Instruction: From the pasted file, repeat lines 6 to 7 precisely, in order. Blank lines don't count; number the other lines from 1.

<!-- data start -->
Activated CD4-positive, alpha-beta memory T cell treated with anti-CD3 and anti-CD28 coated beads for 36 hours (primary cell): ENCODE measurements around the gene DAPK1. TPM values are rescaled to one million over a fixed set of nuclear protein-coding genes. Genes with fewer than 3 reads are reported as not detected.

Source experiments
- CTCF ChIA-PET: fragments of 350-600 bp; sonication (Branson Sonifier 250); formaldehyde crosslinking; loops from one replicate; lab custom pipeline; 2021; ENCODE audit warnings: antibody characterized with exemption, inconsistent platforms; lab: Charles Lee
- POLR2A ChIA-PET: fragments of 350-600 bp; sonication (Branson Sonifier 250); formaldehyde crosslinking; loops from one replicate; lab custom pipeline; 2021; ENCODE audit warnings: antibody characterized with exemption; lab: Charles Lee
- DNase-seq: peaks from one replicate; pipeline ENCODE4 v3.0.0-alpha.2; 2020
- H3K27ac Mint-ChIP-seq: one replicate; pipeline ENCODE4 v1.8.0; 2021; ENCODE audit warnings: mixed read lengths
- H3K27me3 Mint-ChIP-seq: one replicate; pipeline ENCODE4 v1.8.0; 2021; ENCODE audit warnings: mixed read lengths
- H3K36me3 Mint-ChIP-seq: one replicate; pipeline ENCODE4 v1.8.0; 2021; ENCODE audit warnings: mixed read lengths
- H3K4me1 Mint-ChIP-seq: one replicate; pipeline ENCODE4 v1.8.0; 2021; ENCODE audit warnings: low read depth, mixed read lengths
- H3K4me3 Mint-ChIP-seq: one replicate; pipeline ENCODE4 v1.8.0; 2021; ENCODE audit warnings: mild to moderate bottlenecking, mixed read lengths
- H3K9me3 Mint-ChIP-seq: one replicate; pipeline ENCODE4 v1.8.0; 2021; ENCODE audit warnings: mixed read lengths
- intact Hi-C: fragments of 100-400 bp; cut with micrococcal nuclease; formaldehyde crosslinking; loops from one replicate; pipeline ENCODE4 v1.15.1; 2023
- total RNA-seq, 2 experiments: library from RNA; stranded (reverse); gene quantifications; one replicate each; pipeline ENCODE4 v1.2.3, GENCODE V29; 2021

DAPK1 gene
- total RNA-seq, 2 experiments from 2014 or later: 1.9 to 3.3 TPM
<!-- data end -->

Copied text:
- H3K27ac Mint-ChIP-seq: one replicate; pipeline ENCODE4 v1.8.0; 2021; ENCODE audit warnings: mixed read lengths
- H3K27me3 Mint-ChIP-seq: one replicate; pipeline ENCODE4 v1.8.0; 2021; ENCODE audit warnings: mixed read lengths